Tag Archives: Round Table India

Water, Caste and Hygiene – India

Recently at the residency I am curating I was witness to a calling out of what was interpreted as an offensive gesture – the pouring out of water into the sink from a bottle filled by another person- which because of the contexts of untouchability, purity in India – took on a bigger troubling form – that of caste. The answer to the calling out was a defense of hygiene which interestingly is quite a liberal Indian Brahmanical response even though it came from a non-Indian, non global south person (White, Polish to be specific). Here’s a brilliant take down of the construction of hygiene within the context of Brahmanism, liberalism in India by Abul Kalam Azad on Round Table India:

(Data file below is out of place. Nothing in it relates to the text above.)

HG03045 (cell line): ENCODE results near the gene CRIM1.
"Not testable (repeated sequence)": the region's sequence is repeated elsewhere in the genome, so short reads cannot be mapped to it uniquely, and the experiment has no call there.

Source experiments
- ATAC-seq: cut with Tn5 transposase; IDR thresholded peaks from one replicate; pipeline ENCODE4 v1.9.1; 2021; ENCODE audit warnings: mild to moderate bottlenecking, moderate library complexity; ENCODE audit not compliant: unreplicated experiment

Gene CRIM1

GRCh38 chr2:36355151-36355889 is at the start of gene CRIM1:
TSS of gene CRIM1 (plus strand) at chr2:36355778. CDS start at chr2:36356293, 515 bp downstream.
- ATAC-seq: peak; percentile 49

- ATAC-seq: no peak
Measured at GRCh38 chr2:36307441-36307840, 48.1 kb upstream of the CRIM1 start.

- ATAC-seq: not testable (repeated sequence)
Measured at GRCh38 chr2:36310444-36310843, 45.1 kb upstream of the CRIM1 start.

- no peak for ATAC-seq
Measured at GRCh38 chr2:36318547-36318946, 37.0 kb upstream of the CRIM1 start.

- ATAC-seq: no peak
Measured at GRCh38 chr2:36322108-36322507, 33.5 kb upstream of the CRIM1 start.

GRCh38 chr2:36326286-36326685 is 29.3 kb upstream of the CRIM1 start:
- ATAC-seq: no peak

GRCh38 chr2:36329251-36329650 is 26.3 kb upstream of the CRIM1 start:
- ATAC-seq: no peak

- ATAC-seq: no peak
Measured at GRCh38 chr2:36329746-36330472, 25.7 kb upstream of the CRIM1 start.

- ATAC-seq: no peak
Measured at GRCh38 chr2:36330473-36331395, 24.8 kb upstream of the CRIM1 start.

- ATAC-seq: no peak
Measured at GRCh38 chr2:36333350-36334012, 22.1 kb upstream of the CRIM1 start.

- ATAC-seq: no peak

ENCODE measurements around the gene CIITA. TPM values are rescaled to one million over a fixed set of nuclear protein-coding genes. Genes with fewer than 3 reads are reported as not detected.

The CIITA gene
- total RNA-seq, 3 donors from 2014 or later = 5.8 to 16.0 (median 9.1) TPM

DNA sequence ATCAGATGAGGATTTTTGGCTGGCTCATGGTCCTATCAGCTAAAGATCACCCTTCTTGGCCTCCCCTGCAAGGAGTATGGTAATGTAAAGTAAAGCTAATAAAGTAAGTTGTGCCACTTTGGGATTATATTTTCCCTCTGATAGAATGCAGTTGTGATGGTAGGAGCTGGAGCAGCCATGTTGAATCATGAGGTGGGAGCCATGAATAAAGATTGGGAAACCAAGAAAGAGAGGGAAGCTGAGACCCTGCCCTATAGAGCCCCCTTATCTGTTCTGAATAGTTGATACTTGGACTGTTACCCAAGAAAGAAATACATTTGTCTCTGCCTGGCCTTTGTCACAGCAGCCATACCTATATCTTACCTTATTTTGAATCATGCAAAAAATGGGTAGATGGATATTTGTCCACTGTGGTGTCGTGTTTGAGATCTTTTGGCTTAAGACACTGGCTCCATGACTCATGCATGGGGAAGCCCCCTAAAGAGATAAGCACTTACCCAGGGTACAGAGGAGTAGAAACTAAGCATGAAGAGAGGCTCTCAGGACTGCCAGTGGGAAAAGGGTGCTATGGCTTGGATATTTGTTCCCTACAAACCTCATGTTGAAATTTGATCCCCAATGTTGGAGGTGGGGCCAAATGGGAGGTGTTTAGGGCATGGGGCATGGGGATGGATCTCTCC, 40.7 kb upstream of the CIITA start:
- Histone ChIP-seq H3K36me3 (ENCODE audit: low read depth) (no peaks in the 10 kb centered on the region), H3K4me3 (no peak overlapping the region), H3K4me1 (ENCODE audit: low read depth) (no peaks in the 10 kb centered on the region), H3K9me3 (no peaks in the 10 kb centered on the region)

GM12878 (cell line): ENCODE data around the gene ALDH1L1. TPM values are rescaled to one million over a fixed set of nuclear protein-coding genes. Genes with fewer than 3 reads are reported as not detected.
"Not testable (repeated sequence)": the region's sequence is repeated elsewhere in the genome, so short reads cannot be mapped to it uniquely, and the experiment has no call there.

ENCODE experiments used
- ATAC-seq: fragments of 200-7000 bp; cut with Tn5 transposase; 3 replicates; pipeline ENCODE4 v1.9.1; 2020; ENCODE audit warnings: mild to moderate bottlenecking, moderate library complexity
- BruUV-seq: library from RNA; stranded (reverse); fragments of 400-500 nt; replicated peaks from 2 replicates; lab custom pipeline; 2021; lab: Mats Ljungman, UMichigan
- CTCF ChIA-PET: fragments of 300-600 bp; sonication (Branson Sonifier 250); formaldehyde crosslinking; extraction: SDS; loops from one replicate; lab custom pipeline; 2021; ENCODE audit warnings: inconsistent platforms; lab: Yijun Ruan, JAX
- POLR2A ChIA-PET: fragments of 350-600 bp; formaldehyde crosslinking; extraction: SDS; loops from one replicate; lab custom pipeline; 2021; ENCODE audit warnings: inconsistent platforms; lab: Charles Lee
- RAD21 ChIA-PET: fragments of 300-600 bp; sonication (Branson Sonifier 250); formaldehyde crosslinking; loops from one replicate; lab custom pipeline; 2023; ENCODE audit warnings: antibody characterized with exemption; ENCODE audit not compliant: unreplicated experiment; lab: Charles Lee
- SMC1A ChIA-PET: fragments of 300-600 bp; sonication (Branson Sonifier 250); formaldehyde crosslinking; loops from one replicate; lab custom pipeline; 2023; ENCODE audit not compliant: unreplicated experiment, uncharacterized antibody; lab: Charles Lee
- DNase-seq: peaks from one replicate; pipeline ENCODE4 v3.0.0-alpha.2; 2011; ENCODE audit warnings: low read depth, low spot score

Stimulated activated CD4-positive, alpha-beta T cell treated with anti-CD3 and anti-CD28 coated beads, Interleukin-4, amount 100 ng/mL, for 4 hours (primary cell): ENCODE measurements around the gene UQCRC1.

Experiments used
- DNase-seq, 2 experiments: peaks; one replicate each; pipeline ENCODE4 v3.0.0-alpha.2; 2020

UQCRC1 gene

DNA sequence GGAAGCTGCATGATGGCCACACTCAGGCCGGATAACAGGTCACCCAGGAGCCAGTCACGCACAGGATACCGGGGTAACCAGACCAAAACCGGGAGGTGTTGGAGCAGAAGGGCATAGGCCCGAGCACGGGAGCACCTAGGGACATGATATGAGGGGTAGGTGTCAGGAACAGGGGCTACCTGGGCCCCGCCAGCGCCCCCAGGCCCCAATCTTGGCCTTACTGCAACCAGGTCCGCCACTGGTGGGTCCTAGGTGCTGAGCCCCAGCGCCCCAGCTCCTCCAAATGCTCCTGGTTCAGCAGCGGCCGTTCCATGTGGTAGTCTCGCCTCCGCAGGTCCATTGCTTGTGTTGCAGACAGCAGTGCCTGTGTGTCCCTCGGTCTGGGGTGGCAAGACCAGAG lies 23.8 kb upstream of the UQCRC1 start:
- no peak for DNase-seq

Caste is couched comfortably in the veneer of pragmatics: the necessity of hygiene inside the twice-born homes. This makes it easier to shift the limelight from the Savarna brotherhood to the dirty Shudras, ati-Shudras ( it is really amusing how not once did the author mention the castes that lay outside the varna fold even while writing about people cleaning here toilets) and minoritiies. The solution to untouchability, hence, does not lie in the annihilation of caste (how can you annihilate something that does not exist? Priniciple of energy conservation, my Physics professor reminds me in my mind), but in purifying these unhygienic people, training them to acquire the skills of cleanliness which the Brahmin has long mastered, thus making them worthy enough to enter the unpolluted kitchens of Savarna households. Of course, caste is pragmatic. it is pragmatic to not worry about who collects our garbage, it is pragmatic to not care why “a crime is committed against a Dalit person every 18 minutes”, it is pragmatic to not know the caste of your maid, your cook etc, it is pragmatic to marry a person from the same caste, it is pragmatic to deny caste, cocooned in our ‘sheltered’ lives while reaping the benefits of its existence, it is pragmatic to be apathetic, it is pragmatic to be a casteist upholding the standards of purity set by their not-so-different ancestors.